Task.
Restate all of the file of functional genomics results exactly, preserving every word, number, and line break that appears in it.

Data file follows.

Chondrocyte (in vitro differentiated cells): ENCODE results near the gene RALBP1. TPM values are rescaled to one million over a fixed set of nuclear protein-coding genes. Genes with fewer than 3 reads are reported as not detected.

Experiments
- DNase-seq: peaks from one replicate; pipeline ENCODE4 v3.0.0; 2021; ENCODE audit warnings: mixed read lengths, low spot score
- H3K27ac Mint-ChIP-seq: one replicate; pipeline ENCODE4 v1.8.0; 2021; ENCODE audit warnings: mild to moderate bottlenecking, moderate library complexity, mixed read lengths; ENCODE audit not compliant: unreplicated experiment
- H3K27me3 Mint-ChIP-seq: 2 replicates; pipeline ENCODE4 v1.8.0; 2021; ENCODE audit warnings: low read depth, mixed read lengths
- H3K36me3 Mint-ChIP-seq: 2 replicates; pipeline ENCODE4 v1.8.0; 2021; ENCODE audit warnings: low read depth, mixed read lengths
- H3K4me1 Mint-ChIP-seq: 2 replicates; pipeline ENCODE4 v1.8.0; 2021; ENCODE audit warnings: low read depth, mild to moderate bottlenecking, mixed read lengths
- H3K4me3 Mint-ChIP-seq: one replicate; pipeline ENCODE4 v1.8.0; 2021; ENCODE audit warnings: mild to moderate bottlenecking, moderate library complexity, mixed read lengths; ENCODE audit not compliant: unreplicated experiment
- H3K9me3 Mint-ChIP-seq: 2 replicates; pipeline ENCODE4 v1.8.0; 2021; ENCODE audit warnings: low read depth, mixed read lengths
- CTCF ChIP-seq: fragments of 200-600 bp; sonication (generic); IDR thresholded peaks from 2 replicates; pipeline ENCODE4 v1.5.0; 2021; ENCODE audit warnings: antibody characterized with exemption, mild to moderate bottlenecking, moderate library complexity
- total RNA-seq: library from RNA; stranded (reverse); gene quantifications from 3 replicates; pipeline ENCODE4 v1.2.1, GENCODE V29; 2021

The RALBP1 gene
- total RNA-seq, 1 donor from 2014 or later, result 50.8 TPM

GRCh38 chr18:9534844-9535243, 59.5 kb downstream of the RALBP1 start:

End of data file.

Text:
Chondrocyte (in vitro differentiated cells): ENCODE results near the gene RALBP1. TPM values are rescaled to one million over a fixed set of nuclear protein-coding genes. Genes with fewer than 3 reads are reported as not detected.

Experiments
- DNase-seq: peaks from one replicate; pipeline ENCODE4 v3.0.0; 2021; ENCODE audit warnings: mixed read lengths, low spot score
- H3K27ac Mint-ChIP-seq: one replicate; pipeline ENCODE4 v1.8.0; 2021; ENCODE audit warnings: mild to moderate bottlenecking, moderate library complexity, mixed read lengths; ENCODE audit not compliant: unreplicated experiment
- H3K27me3 Mint-ChIP-seq: 2 replicates; pipeline ENCODE4 v1.8.0; 2021; ENCODE audit warnings: low read depth, mixed read lengths
- H3K36me3 Mint-ChIP-seq: 2 replicates; pipeline ENCODE4 v1.8.0; 2021; ENCODE audit warnings: low read depth, mixed read lengths
- H3K4me1 Mint-ChIP-seq: 2 replicates; pipeline ENCODE4 v1.8.0; 2021; ENCODE audit warnings: low read depth, mild to moderate bottlenecking, mixed read lengths
- H3K4me3 Mint-ChIP-seq: one replicate; pipeline ENCODE4 v1.8.0; 2021; ENCODE audit warnings: mild to moderate bottlenecking, moderate library complexity, mixed read lengths; ENCODE audit not compliant: unreplicated experiment
- H3K9me3 Mint-ChIP-seq: 2 replicates; pipeline ENCODE4 v1.8.0; 2021; ENCODE audit warnings: low read depth, mixed read lengths
- CTCF ChIP-seq: fragments of 200-600 bp; sonication (generic); IDR thresholded peaks from 2 replicates; pipeline ENCODE4 v1.5.0; 2021; ENCODE audit warnings: antibody characterized with exemption, mild to moderate bottlenecking, moderate library complexity
- total RNA-seq: library from RNA; stranded (reverse); gene quantifications from 3 replicates; pipeline ENCODE4 v1.2.1, GENCODE V29; 2021

The RALBP1 gene
- total RNA-seq, 1 donor from 2014 or later, result 50.8 TPM

GRCh38 chr18:9534844-9535243, 59.5 kb downstream of the RALBP1 start: